The 2022 Census of Agriculture shows the United States has fewer farms and fewer acres in production compared to five years ago, continuing a persistent trend found in previous surveys. 

The ag census reports the U.S. lost more than 141,000 farms since 2017, a 7% decline. The number of farm acres fell to 880 million acres, a loss of more than 20 million acres from five years earlier. 

“The latest census numbers put in black and white the warnings our members have been expressing for years,” said American Farm Bureau President Zippy Duvall. “Increased regulations, rising supply costs, lack of available labor and weather disasters have all squeezed farmers to the point that many of them find it impossible to remain economically sustainable.”

Iowa bucks the trend

The number of farms in Iowa countered the national trend by rising for the first time in 15 years, increasing 1% since the previous census to a total of 86,911 farms. All other states in the top 10 saw their farm counts decline.   

The number of producers in Iowa also continued to grow, climbing to 157,531 in 2022 — an increase of more than 12,000 producers compared to five years earlier and 30,000 more than 20 years ago. The census collects data for a maximum of four producers per farm.

The state level trends reflect a period of very strong income for Iowa farmers, said Christopher Pudenz, Iowa Farm Bureau economics and research manager.

“In a couple of key ways, the results for Iowa bucked the headline national trends. It’s hard to know for sure why, but a potential explanation is that 2021 and 2022 were especially strong years for the state’s row crop farmers and swine producers. Further analysis over the coming weeks and months will tell us more,” he said. “It’s also worth noting that, compared to 2017, there were more than 1,000 more farms with egg layer inventory in 2022, with more than 90% of that increase coming from farms with fewer than 50 layers.”

Behind the numbers

The ag census, conducted every five years, provides insights into demographics, economics, land use and activities on Iowa and U.S. farms and ranches. The definition of a farm for census purposes is any operation that produces at least $1,000 of ag products.

The census reflected a period of sharply rising incomes and expenses for farmers. The value of U.S. farm production rose 40% to $543 billion from 2017 to 2022, while expenses shot up 30% to $424.1 billion. 

The productivity of Iowa farms and ranches also soared, climbing to $43.9 billion in value, up from $29 billion in 2017. Iowa ranked second nationally in total value of agricultural products sold, trailing only California. Iowa was also second in total value of crop sales and total value of livestock sales in 2022.

“From 2017 to 2022, total market value of agricultural products sold by Iowa farms increased nearly 52%. But costs rose during that time period, too, increasing by more than a third,” Pudenz said. “There’s a lot of concern presently that output prices for key commodities, namely corn and soybeans, have fallen faster and farther than overall input prices for those commodities.”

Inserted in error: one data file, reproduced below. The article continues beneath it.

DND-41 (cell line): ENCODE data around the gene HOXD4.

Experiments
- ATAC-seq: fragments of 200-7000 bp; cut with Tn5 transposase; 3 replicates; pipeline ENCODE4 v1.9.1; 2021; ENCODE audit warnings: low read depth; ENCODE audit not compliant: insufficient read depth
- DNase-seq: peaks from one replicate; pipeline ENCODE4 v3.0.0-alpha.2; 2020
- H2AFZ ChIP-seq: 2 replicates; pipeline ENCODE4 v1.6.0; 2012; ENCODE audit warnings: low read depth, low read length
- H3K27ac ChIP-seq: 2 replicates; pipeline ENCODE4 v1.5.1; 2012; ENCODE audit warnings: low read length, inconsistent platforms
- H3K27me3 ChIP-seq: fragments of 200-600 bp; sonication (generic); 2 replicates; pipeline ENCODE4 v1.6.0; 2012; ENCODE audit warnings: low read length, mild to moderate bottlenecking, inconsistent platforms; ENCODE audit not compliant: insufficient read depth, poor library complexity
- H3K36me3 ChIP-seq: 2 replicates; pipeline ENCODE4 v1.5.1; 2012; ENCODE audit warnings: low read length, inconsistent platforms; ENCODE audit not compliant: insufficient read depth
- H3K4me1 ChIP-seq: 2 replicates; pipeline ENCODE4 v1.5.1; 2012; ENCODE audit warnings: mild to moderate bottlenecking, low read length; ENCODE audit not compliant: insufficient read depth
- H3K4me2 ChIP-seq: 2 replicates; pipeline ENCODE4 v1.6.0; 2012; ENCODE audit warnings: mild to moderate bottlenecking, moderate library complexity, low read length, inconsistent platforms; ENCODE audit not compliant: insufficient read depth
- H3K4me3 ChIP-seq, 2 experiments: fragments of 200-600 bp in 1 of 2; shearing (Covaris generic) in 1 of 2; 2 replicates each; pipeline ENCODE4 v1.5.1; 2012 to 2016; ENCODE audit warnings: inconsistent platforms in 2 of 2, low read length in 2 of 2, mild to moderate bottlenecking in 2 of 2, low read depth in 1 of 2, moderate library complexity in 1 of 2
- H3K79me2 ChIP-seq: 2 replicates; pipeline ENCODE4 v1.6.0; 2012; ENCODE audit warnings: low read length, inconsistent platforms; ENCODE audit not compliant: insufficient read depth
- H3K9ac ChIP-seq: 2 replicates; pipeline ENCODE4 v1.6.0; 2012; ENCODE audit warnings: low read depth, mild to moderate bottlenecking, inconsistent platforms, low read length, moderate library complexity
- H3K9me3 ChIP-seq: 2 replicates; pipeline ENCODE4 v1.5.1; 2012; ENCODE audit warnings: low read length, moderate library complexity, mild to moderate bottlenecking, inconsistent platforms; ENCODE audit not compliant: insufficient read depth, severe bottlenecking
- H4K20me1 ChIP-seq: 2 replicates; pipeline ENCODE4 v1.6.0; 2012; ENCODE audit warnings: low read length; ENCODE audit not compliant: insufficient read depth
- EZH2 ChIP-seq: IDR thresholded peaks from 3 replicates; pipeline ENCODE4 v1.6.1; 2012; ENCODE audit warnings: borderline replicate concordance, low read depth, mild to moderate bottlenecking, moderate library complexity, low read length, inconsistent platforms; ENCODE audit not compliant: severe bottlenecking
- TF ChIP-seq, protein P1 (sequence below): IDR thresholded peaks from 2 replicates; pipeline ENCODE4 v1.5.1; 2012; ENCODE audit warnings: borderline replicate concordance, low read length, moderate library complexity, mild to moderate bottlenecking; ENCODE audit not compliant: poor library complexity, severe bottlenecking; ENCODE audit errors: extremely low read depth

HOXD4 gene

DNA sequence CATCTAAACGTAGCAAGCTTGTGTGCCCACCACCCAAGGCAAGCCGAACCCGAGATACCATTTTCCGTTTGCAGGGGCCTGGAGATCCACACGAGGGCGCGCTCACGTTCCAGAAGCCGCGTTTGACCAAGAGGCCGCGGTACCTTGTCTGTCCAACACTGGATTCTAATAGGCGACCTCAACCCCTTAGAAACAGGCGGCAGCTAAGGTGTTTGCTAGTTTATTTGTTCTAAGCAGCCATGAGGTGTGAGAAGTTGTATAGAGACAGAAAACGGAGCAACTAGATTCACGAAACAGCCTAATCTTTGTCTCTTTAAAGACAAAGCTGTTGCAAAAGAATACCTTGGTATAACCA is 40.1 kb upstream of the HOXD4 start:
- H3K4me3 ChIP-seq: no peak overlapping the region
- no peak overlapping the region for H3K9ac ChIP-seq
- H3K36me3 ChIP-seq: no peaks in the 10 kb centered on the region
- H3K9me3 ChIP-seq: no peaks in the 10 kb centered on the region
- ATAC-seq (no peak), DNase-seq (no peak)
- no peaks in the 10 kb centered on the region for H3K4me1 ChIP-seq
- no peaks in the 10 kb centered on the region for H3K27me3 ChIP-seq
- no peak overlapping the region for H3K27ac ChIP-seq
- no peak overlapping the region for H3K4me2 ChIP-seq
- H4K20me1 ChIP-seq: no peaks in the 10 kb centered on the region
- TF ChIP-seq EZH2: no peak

The census showed an increase in the largest farms and smallest farms in Iowa, while the number of those in the middle decreased. The state had 14,702 farms between 500-1,999 acres, 13% fewer than five years earlier. There were 2,339 farms with 2,000 acres or more (up 23%), and 69,870 with 499 acres or fewer (up 3.8%). 

Eleven percent of Iowa farms had sales of $1 million or more, accounting for 73% of the value of ag products sold in Iowa. Meanwhile, 48% of Iowa’s farms had sales of less than $50,000, accounting for 0.8% of sales.

Family-owned and operated farms ac­­counted for 93% of all Iowa farms.

The average age of an Iowa farmer increased slightly to 57.6 years, still somewhat younger than the national average farmer age of 58.1 years old. 

Nationwide, the number of producers held steady at 3.4 million. Of those, 1.29 million are age 65 or older, up 12.1% from 2017. 

Other notable statistics from Iowa include:

• Iowa had a total of 29.98 million acres of land in farms in 2022, a decrease of about 600,000 acres. The average size of an Iowa farm is now 345 acres, compared to 355 acres in 2017. 

• No-till and reduced tillage practices were used on 78% of cropland acres.

• Farmers in Sioux, Lyon, Plymouth, Washington and Kossuth counties had the largest value of sales in Iowa for 2022.

• Iowa farms that sold agricultural products directly to consumers had sales of $30.1 million in 2022, up 51% from 2017.

• Iowa farms with internet access continued to rise from 80% in 2017 to 82% in 2022.

• There were 50,263 female producers in Iowa in 2022, accounting for 33% of the state’s producers. Some 53% of Iowa farms had at least one female decision maker.

• The number of Iowa producers under age 35 was 15,835, comprising 10% of all Iowa producers.